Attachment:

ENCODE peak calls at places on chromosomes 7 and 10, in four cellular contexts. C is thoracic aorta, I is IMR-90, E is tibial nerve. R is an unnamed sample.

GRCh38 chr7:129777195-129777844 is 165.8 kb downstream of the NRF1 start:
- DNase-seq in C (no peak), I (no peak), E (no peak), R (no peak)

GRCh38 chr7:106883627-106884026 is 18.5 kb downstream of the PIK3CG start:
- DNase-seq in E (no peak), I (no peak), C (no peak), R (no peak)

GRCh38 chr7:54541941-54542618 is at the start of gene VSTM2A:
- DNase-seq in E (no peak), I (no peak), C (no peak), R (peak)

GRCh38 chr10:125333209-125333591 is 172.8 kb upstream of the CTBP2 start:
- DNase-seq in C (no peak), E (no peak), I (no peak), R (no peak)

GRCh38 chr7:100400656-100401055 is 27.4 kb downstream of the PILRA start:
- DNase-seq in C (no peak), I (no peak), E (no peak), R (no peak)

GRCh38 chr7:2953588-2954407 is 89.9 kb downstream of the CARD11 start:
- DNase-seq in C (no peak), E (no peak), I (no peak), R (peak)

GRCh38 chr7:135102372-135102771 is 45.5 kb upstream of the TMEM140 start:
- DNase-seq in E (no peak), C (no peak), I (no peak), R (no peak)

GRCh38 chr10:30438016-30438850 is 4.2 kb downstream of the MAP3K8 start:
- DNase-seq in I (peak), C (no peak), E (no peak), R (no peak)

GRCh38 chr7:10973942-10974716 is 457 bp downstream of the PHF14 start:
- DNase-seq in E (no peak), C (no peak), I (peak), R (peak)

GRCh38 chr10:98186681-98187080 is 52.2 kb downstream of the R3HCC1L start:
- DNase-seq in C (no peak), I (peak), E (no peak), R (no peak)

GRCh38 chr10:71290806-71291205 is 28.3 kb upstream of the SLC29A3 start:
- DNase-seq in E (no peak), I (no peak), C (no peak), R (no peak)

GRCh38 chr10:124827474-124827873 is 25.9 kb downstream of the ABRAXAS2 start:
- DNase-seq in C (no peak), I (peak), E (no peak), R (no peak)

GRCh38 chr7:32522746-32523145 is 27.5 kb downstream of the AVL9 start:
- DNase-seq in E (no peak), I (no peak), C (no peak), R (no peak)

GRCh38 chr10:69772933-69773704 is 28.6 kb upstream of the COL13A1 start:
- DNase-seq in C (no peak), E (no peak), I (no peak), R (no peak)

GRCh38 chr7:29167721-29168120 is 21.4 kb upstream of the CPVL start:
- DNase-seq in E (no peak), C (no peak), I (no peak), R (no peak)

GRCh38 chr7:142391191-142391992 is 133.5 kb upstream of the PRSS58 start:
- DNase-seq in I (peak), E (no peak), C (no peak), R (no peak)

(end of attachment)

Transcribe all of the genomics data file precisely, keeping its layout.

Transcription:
ENCODE peak calls at places on chromosomes 7 and 10, in four cellular contexts. C is thoracic aorta, I is IMR-90, E is tibial nerve. R is an unnamed sample.

GRCh38 chr7:129777195-129777844 is 165.8 kb downstream of the NRF1 start:
- DNase-seq in C (no peak), I (no peak), E (no peak), R (no peak)

GRCh38 chr7:106883627-106884026 is 18.5 kb downstream of the PIK3CG start:
- DNase-seq in E (no peak), I (no peak), C (no peak), R (no peak)

GRCh38 chr7:54541941-54542618 is at the start of gene VSTM2A:
- DNase-seq in E (no peak), I (no peak), C (no peak), R (peak)

GRCh38 chr10:125333209-125333591 is 172.8 kb upstream of the CTBP2 start:
- DNase-seq in C (no peak), E (no peak), I (no peak), R (no peak)

GRCh38 chr7:100400656-100401055 is 27.4 kb downstream of the PILRA start:
- DNase-seq in C (no peak), I (no peak), E (no peak), R (no peak)

GRCh38 chr7:2953588-2954407 is 89.9 kb downstream of the CARD11 start:
- DNase-seq in C (no peak), E (no peak), I (no peak), R (peak)

GRCh38 chr7:135102372-135102771 is 45.5 kb upstream of the TMEM140 start:
- DNase-seq in E (no peak), C (no peak), I (no peak), R (no peak)

GRCh38 chr10:30438016-30438850 is 4.2 kb downstream of the MAP3K8 start:
- DNase-seq in I (peak), C (no peak), E (no peak), R (no peak)

GRCh38 chr7:10973942-10974716 is 457 bp downstream of the PHF14 start:
- DNase-seq in E (no peak), C (no peak), I (peak), R (peak)

GRCh38 chr10:98186681-98187080 is 52.2 kb downstream of the R3HCC1L start:
- DNase-seq in C (no peak), I (peak), E (no peak), R (no peak)

GRCh38 chr10:71290806-71291205 is 28.3 kb upstream of the SLC29A3 start:
- DNase-seq in E (no peak), I (no peak), C (no peak), R (no peak)

GRCh38 chr10:124827474-124827873 is 25.9 kb downstream of the ABRAXAS2 start:
- DNase-seq in C (no peak), I (peak), E (no peak), R (no peak)

GRCh38 chr7:32522746-32523145 is 27.5 kb downstream of the AVL9 start:
- DNase-seq in E (no peak), I (no peak), C (no peak), R (no peak)

GRCh38 chr10:69772933-69773704 is 28.6 kb upstream of the COL13A1 start:
- DNase-seq in C (no peak), E (no peak), I (no peak), R (no peak)

GRCh38 chr7:29167721-29168120 is 21.4 kb upstream of the CPVL start:
- DNase-seq in E (no peak), C (no peak), I (no peak), R (no peak)

GRCh38 chr7:142391191-142391992 is 133.5 kb upstream of the PRSS58 start:
- DNase-seq in I (peak), E (no peak), C (no peak), R (no peak)